Glassware ovens / SAT 11-5-11 / 19th dynasty's founder / Sister of Nephthys / 2004-06 Haitian PM / Ulysses star 1967

Saturday, November 5, 2011

Constructor: Kurt Mueller

Relative difficulty: Medium-Challenging

THEME: none

Word of the Day: LEHRS (46D: Glassware ovens) —
(engineering) A long oven in which glass is cooled and annealed after being formed. Also spelled lear; leer.
• • •

Wow, that was unpleasant. I was nowhere near this puzzle's wavelength, and almost nothing made me go "wow" or "cool" or clever. Just not for me. At all. I have to say that the construction seems really shoddy right around the SW corner. If you are going to stack one 15 on top of another, maybe don't choose words that give you --HR- in one of the crosses. LEHRS is very obscure, and then there's a crud fill domino effect with ATHOL (ugh, terrible fill—a little town that only northeasterners are going to have heard of) (45A: Massachusetts town near the New Hampshire border) and then some Haitian P.M. who was in power for a whole two years (36D: 2004-06 Haitian P.M. = LATORTUE). Does his name mean "torture," because ... that seems apt (I think it means "turtle," actually). Oh, and LECT (41A: Symposium offering: Abbr.)—also not so good, also located in that cluster*$@# of a corner. RAMSESI is ugly (37A: 19th dynasty's founder). You would never say that a ROADSIDE "holds" a "shoulder" (37D: Shoulder holder). MIR went around an ORB? Really? Really? You're calling Earth an ORB now, Shakespeare? (15D: It was last inhabited in 2000). And LMN and ALI are such awesome fill that you want to call attention to them with this KO nonsense? I'm guessing there are lots of people who don't see WARLORDs as particularly "minor" (18A: Minor despot). Wahoo is an ELM? Do the bobolinks live there? A torpedo is a sandwich? AN E? (52D: The 4th of November?) I'm supposed to accept that indefinite article? ANE is a suffix and that's all it is. That's All It Is. Dear lord. I've heard of NEO-conservative, but not a NEO-liberal (56D: Liberal leader?). A county in Maryland? (9A: Queen ___ (Maryland county) = ANNE'S) See, the ridiculous clues are on the crappy fill. This is always a bad combo.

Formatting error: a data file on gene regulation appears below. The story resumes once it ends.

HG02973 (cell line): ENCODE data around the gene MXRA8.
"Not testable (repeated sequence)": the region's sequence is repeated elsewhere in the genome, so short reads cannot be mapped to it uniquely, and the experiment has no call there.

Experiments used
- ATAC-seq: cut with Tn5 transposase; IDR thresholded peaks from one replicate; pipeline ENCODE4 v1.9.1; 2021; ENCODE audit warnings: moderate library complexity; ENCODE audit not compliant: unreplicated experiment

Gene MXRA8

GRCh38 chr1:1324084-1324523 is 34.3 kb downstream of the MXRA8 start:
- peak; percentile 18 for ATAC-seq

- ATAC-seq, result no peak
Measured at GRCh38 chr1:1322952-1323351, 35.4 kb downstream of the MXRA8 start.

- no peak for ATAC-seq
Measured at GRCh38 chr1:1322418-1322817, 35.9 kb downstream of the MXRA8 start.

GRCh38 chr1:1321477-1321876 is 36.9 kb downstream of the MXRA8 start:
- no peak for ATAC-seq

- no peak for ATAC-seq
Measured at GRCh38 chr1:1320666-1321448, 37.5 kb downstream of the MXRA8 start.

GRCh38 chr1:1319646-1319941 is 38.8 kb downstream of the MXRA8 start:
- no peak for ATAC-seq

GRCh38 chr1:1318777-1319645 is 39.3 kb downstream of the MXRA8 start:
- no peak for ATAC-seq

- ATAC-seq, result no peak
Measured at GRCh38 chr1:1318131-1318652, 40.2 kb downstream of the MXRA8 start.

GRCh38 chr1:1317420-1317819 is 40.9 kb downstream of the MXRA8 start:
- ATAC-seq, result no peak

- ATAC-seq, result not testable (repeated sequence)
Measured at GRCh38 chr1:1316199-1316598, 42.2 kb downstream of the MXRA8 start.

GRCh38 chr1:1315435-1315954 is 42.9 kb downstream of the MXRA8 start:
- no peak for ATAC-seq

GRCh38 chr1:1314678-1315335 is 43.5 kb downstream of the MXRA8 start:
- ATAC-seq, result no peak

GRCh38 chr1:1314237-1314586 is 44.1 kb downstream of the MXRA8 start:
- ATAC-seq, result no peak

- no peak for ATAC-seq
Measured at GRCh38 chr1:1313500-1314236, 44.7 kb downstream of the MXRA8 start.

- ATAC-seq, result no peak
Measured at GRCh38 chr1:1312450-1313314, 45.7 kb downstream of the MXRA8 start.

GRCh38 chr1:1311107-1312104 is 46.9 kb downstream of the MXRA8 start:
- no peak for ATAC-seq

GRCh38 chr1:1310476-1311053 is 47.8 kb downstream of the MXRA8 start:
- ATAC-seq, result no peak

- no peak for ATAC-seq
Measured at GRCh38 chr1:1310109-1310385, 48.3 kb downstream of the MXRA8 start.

I liked GOLD CARD and ALFRED HITCHCOCK and, to a lesser extent, GRILLED / CORN (Street fair fare). Otherwise, this was tough and unpleasant, my least favorite puzzle combo.